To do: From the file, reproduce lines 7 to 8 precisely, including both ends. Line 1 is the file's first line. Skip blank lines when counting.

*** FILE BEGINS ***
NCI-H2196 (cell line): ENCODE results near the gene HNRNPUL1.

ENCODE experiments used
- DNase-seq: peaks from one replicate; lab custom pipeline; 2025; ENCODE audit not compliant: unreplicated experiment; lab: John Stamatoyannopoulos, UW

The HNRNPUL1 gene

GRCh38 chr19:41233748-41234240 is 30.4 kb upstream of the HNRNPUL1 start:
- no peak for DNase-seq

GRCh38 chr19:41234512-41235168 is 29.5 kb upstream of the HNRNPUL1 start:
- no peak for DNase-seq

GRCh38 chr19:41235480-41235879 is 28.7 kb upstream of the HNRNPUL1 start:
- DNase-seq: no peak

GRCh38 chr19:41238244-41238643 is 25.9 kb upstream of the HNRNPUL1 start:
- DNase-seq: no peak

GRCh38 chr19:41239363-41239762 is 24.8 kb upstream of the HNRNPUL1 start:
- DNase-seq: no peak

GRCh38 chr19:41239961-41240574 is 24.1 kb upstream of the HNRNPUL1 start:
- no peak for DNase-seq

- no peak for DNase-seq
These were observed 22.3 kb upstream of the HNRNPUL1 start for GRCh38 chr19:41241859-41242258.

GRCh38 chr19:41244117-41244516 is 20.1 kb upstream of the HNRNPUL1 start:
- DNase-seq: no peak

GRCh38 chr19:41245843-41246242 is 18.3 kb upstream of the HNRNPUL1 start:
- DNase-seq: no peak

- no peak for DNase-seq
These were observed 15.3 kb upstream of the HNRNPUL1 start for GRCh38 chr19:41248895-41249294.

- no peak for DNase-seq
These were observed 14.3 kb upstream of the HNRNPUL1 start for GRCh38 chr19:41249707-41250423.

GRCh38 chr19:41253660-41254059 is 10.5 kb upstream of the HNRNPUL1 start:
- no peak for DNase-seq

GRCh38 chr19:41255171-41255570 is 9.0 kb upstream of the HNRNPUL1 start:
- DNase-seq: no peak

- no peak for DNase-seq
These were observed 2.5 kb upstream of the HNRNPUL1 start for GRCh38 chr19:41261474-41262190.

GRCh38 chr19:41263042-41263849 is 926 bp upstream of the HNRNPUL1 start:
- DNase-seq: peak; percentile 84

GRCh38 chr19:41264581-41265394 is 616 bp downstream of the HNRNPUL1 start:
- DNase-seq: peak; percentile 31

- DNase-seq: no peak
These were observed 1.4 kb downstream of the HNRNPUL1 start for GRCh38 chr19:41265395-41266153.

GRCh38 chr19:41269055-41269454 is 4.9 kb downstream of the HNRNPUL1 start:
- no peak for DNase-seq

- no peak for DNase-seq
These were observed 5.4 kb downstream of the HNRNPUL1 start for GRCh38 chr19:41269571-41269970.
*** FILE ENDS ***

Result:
GRCh38 chr19:41234512-41235168 is 29.5 kb upstream of the HNRNPUL1 start:
- no peak for DNase-seq